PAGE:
Beyond an ability to communicate, executives ultimately own how an organization will operationalize corporate strategies into specific investments. The effectiveness of technology systems that directly contribute to corporate success should be of paramount concern. With the, State of Capital Planning Study and the new Long-Range Planning Benchmark Study, we have two years of hard data to back up why change and investment is warranted.

To learn more about the new benchmarks download your complimentary copy of the executive summary.

Related posts: Getting Your Executives Involved in Long-Range Planning -- Part 1

Are Your Limited Resources Focused on the Right Opportunities? [Infographic]

Revealing the Global State of Resource Management and Capacity Planning in a New Benchmark Study

Unfortunately, many organizations can't answer the question in the title of my blog post. Can you?

This is an ideal time and opportunity to benchmark your organization's capabilities and maturity level in terms of resource management and capacity planning. I've had the pleasure to be the chief researcher on the most comprehensive study ever on resource management and capacity planning at complex, global organizations. With more than 600 participants from more than 17 countries, we've identified the state of their organization through the lens of a maturity model, designed for specifically for this research (2013).

2013 Resource Management and Capacity Planning Benchmark Study InfographicAnd what did we find?

Many organizations are continuing to operate in a state of chaos or limited visibility into what their resources are working on today and what they are available to do tomorrow. A third of organizations have achieved some level of visibility but have to continue to significantly improve productivity; and a third of organizations have made good, steady progress to truly gaining control and optimizing their resources. It is this top third, or even the top 5% of truly optimized organizations, that have some very interesting characteristics and best practices that all organizations could follow to intentionally move up the maturity spectrum (2013).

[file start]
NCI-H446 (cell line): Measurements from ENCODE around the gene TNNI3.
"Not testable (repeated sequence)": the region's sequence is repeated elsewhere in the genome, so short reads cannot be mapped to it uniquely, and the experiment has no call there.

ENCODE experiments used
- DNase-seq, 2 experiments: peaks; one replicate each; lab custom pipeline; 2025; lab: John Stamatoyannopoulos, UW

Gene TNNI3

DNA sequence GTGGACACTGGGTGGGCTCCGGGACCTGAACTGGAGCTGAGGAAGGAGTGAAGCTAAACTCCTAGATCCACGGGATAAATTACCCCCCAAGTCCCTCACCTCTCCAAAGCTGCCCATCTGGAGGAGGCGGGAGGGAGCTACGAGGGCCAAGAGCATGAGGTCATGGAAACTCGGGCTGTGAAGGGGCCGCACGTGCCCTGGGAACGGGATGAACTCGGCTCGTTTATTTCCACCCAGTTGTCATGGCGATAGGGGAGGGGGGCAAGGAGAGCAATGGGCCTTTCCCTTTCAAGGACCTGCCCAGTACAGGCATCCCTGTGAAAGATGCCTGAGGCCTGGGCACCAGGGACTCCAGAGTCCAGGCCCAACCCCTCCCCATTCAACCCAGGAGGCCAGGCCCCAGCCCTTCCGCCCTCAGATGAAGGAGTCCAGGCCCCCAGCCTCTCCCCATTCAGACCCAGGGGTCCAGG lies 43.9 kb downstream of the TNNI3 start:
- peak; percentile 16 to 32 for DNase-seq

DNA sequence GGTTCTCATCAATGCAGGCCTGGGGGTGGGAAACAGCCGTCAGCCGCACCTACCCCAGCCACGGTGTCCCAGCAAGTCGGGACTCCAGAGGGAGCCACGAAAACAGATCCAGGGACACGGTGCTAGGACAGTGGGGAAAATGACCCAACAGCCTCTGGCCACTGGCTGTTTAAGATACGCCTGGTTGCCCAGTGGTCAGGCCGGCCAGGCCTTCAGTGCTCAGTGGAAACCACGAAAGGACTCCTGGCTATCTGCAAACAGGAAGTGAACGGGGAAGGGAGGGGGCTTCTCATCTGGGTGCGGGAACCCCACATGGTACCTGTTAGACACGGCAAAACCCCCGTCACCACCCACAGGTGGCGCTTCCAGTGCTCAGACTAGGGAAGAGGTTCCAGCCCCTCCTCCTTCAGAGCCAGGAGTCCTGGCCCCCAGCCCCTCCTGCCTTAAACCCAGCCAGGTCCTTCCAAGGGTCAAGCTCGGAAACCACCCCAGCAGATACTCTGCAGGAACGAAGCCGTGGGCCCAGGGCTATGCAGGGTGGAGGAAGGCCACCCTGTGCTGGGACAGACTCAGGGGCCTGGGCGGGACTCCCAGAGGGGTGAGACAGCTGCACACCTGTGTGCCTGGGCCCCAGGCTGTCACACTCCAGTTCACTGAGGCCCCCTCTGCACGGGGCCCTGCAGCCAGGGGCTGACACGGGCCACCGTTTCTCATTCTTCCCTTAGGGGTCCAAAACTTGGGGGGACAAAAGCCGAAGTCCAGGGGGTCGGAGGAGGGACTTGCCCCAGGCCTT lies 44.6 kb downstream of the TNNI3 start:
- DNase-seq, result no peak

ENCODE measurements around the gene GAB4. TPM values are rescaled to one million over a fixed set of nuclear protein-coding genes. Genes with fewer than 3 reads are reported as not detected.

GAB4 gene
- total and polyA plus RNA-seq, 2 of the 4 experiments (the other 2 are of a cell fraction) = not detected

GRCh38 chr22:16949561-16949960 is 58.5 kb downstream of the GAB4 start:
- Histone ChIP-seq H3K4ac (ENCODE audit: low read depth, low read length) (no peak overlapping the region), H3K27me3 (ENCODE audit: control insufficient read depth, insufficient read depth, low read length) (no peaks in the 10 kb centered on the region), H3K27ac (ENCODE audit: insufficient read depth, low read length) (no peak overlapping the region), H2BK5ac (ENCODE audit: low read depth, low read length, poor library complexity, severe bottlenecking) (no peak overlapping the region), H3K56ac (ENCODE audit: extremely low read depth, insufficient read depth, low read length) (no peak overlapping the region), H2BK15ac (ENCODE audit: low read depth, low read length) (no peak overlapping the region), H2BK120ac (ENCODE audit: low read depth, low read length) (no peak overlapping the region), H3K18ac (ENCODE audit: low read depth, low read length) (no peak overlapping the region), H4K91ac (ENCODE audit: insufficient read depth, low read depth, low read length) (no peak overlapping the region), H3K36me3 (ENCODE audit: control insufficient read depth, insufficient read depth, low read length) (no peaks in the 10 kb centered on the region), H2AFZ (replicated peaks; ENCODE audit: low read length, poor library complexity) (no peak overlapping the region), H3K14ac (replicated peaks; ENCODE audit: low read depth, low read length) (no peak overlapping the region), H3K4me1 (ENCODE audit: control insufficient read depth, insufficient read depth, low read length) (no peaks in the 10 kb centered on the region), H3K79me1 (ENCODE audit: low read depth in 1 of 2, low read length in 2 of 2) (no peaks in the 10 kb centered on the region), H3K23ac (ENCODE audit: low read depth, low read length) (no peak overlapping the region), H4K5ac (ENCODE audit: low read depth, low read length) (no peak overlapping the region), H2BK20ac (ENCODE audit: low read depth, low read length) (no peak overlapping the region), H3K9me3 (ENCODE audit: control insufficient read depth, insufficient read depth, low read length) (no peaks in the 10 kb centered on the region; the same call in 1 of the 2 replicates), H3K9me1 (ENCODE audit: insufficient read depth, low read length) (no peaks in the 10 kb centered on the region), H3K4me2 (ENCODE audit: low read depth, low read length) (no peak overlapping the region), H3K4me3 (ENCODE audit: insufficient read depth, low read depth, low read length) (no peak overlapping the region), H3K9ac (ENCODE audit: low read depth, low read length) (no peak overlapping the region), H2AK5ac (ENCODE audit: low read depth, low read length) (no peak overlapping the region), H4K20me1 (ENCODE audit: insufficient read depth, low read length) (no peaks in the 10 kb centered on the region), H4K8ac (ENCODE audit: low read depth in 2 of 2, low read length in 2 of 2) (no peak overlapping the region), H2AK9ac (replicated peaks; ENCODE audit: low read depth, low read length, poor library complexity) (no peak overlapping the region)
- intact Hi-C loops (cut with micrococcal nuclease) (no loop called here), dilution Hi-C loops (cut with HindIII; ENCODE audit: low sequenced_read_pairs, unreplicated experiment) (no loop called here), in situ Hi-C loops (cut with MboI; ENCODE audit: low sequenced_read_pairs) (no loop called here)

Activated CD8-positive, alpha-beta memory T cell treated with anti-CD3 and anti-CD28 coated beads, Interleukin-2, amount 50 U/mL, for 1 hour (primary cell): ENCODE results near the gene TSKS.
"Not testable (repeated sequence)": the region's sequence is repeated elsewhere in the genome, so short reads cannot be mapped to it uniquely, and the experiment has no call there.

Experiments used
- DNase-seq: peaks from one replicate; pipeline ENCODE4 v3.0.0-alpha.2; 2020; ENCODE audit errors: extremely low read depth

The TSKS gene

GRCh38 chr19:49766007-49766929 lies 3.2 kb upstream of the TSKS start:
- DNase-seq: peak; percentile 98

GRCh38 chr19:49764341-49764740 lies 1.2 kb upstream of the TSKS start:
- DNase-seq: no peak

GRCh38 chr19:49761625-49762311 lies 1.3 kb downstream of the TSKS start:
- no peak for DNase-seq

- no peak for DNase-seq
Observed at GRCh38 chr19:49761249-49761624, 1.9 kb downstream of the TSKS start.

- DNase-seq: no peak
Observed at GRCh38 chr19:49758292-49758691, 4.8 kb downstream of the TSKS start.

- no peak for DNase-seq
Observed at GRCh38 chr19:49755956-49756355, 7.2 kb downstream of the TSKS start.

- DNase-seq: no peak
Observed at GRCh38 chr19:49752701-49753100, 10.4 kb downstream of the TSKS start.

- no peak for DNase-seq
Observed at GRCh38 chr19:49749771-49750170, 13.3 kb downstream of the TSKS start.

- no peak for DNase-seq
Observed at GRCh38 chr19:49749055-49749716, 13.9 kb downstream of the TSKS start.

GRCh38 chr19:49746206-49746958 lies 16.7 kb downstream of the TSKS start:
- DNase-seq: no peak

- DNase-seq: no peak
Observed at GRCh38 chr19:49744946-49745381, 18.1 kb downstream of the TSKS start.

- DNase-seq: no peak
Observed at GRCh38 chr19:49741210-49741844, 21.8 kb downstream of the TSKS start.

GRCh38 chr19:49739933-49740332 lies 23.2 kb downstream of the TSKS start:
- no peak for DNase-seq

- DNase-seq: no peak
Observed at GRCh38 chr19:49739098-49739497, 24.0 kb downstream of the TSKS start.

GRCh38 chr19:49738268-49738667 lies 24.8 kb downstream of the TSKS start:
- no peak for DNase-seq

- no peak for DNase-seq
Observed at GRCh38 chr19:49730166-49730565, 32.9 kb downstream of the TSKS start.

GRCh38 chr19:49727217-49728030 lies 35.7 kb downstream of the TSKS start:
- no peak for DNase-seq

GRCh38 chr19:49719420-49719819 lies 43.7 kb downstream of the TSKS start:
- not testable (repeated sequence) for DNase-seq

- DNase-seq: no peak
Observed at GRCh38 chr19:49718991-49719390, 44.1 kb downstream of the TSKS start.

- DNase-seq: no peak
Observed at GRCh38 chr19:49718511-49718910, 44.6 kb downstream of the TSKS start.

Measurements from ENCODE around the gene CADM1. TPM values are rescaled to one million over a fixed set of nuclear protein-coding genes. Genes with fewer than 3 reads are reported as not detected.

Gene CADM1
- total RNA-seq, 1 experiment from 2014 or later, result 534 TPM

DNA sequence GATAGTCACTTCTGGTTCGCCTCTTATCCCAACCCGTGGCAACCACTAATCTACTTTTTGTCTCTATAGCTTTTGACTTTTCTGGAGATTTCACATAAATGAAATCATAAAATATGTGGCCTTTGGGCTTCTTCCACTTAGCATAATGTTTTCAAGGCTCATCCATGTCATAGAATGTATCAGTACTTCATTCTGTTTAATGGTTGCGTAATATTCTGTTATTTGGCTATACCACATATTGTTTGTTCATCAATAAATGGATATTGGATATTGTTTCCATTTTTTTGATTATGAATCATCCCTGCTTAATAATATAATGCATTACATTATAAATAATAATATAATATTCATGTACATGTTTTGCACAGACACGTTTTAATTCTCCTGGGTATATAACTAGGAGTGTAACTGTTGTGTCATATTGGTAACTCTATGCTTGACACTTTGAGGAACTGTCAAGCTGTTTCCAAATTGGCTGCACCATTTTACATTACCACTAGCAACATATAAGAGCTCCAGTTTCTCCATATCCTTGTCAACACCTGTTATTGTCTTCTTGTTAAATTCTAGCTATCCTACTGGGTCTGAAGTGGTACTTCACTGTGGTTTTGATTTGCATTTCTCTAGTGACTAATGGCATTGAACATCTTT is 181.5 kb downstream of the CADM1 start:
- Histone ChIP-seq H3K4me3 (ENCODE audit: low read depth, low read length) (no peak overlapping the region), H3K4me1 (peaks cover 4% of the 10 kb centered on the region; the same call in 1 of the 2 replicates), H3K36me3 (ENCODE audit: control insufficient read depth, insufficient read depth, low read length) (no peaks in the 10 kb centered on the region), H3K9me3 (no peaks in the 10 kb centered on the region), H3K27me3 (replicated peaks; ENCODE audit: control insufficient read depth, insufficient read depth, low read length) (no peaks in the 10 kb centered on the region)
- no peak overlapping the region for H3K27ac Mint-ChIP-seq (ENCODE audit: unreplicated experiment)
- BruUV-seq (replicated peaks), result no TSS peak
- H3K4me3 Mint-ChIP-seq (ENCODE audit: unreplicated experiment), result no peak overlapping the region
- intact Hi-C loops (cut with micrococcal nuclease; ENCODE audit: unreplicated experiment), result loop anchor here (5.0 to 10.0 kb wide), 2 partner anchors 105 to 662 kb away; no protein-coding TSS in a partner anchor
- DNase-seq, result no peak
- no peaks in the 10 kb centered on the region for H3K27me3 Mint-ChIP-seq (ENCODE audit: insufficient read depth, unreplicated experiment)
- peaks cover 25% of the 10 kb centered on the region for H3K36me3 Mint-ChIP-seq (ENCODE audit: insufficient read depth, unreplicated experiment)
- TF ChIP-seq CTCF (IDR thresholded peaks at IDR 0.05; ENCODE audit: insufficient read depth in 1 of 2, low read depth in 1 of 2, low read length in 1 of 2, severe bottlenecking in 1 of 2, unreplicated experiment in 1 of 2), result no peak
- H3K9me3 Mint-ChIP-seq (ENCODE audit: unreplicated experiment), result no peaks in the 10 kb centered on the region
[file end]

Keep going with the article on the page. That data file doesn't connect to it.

Here is a brief look at some of the findings of the study (2013). Get your copy of the Resource Management and Capacity Benchmark Study today.

  • 80% of organizations are using shared resources and often in multi-country, dispersed locations to deliver projects, products, and services.
  • The top business risks are "lost productivity" and "remaining in crisis mode." The risk of remaining in crisis mode reduces by half or more as organizations move up the maturity spectrum. "Delayed time to market" is also a key risk of not addressing these areas.
  • The top pain point is "constant change," followed by "not enough visibility into capacity," and "ineffective demand prioritization." Lower maturity organizations have less insight into demand making project prioritization challenging.
  • Two-thirds of organizations are in low to mid-tier maturity brackets.

Software is used by mature organizations; lower maturity organizations tend to rely upon spreadsheets and basic project.

The study warns if organizations do not get control of their resource management and capacity planning challenges they risk lost productivity, not leveraging resources for high-value projects, losing time to market and basing decisions on bad data (2013).

This is just a glimpse into the findings of the study. The report provides a deeper look into the characteristics and best practices of higher maturity organizations. There are a host of tangible recommendations to intentionally address these areas more proactively. In the words of one of the participants, the best way to improve is to "just do it", start small, and find pockets of success and then continue to address these critical areas of resource management and capacity planning. The research shows that organizations that have graduated from chaos into control are addressing much more strategic, competitive business decisions versus wondering (or hoping) that their precious resources are working on the highest priority opportunities.

I'd like to hear from you. How do you ensure your resources are working on the right work? Post a comment or ask me a question pertaining to the research by leaving a comment below.

Carlson, M. (2013). Resource Management Capacity Planning Benchmark Study. Planview.